Ferrari was shown a yellow.

Both of Napoli’s goals were aided by poor defense.

Callejon redirected the ball in by the far post after a cross from Dries Mertens was deflected right toward him. Recently called up to Spain’s national team, Callejon has been involved in a league-best eight goals this season with six goals and two assists.

Maksimovic also scored near the far post, following a corner.

Napoli had lost two straight in Serie A and was also beaten by Besiktas in the Champions League this week.

Napoli is fourth, four points behind Juventus and two behind Roma and Milan, which beat Juve 1-0 on Saturday.

Promoted to the top division for the first time in its 106-year history, Crotone played its first three home matches 600 kilometers (375 miles) away in Pescara while its Ezio Scida stadium was expanded to meet league regulations.

The Calabrian club remained with one point.

“We did well in a situation that could have been very difficult, because Crotone was playing at home for the first time, the pitch wasn’t worthy of a professional match and we were down to 10 men after a half-hour,” Napoli manager Maurizio Sarri said. “I’m happy that the lads will rediscover some confidence.”

Here’s a look at the rest of the action in the Italian league Sunday:

Mohamed Salah scored from a tight angle shortly after the half-hour mark after being set up by Edin Dzeko.

Leandro Paredes made it 2-0 in the 51st with a free kick that surprised Palermo goalkeeper Josip Posavec.

Dzeko added another in the 68th, finishing off a pretty series of passes with a low shot from the edge of the area for his league-best eighth of the season – the same number of goals he scored in his 31 appearances last season.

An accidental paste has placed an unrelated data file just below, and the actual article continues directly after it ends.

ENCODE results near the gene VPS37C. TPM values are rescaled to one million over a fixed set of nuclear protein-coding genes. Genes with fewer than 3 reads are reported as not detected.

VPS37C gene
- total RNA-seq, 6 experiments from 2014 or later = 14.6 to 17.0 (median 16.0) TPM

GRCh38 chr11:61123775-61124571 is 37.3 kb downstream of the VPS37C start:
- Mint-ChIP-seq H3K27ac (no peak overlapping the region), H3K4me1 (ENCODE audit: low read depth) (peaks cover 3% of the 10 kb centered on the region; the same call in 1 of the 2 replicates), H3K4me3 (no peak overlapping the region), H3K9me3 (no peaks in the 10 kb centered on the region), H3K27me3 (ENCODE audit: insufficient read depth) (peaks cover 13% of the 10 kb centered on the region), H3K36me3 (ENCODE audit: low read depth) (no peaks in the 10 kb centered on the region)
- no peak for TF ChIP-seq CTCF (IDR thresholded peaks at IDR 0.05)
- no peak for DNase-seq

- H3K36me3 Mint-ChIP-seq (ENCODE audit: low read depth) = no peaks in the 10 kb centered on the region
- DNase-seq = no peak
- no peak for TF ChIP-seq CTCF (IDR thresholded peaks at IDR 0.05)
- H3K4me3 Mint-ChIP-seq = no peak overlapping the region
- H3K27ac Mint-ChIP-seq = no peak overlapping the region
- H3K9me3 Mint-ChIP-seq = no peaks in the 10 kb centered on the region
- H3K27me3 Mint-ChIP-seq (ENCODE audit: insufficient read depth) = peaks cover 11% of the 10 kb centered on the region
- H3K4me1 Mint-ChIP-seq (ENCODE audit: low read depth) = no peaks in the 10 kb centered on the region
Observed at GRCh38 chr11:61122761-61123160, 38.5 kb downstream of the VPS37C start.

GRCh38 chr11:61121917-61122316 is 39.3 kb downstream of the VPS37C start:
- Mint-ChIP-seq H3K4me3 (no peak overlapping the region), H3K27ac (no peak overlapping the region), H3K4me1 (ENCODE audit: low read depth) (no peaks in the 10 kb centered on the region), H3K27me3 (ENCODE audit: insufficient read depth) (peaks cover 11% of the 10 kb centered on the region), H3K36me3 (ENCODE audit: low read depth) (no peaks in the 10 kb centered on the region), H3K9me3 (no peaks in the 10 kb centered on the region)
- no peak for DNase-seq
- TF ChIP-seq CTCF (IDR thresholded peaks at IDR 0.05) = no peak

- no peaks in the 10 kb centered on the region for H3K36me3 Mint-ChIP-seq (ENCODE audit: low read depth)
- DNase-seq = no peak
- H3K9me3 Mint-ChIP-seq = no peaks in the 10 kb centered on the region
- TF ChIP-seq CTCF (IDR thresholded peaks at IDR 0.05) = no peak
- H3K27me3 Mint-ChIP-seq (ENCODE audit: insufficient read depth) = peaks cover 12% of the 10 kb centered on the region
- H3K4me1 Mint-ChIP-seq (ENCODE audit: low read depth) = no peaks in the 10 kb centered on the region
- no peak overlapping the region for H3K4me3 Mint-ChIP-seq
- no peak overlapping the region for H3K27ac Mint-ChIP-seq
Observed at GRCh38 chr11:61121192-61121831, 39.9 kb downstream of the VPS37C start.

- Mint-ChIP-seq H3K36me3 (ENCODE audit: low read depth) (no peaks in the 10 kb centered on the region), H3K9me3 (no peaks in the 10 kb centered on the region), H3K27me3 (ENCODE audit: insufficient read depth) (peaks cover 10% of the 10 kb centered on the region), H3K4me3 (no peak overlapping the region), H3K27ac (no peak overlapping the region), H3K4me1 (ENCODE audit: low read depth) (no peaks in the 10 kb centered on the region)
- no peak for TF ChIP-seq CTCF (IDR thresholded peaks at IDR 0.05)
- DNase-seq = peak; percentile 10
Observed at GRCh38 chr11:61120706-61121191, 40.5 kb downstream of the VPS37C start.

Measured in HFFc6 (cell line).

Robin Quaison pulled one back for Palermo in the 80th but Stephan El Shaarawy quickly restored Roma’s three-goal advantage.

Mauricio Pinilla scored the winner for Atalanta with a penalty two minutes from time.

After Davide Santon was whistled for a foul on Franck Kessie, Pinilla drilled the spot kick into the top left corner, leaving Samir Handanovic no chance even though the Inter goalkeeper guessed the right direction.

Andrea Masiello had put Atalanta in front with an early header and Eder equalized for Inter with a free kick after the break.

While Inter defeated Juventus in September, it’s been a difficult debut campaign in Italy for De Boer, who was hired when Roberto Mancini resigned less than two weeks before the season started.

“The only thing we can do is work hard to get out of this situation,” De Boer said. “I want to see the squad have more courage with the ball. … It’s a tough time for everyone.”

Inter captain Mauro Icardi failed to put a single shot on target after being punished by the club for his comments about the team’s hard-core “ultra” fans in his autobiography.

Atalanta, which extended its unbeaten streak to four matches, moved up to eighth while Inter dropped to 14th.